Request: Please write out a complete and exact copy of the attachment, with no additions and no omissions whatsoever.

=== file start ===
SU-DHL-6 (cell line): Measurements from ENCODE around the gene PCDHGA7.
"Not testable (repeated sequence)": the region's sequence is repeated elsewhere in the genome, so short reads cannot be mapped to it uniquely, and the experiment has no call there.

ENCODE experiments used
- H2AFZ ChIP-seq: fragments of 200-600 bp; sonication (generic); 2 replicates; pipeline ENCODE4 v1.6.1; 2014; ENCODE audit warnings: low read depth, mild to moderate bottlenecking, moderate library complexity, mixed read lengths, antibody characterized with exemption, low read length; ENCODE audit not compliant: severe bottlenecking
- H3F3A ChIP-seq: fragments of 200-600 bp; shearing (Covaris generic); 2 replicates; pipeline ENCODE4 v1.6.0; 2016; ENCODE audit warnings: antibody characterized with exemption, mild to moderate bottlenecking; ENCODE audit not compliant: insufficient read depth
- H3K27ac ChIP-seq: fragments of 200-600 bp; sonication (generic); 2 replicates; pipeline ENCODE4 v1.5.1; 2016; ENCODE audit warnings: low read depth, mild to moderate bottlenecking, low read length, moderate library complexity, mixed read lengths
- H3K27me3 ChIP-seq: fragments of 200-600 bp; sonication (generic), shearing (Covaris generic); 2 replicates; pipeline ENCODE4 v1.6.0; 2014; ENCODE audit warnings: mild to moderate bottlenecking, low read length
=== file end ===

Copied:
SU-DHL-6 (cell line): Measurements from ENCODE around the gene PCDHGA7.
"Not testable (repeated sequence)": the region's sequence is repeated elsewhere in the genome, so short reads cannot be mapped to it uniquely, and the experiment has no call there.

ENCODE experiments used
- H2AFZ ChIP-seq: fragments of 200-600 bp; sonication (generic); 2 replicates; pipeline ENCODE4 v1.6.1; 2014; ENCODE audit warnings: low read depth, mild to moderate bottlenecking, moderate library complexity, mixed read lengths, antibody characterized with exemption, low read length; ENCODE audit not compliant: severe bottlenecking
- H3F3A ChIP-seq: fragments of 200-600 bp; shearing (Covaris generic); 2 replicates; pipeline ENCODE4 v1.6.0; 2016; ENCODE audit warnings: antibody characterized with exemption, mild to moderate bottlenecking; ENCODE audit not compliant: insufficient read depth
- H3K27ac ChIP-seq: fragments of 200-600 bp; sonication (generic); 2 replicates; pipeline ENCODE4 v1.5.1; 2016; ENCODE audit warnings: low read depth, mild to moderate bottlenecking, low read length, moderate library complexity, mixed read lengths
- H3K27me3 ChIP-seq: fragments of 200-600 bp; sonication (generic), shearing (Covaris generic); 2 replicates; pipeline ENCODE4 v1.6.0; 2014; ENCODE audit warnings: mild to moderate bottlenecking, low read length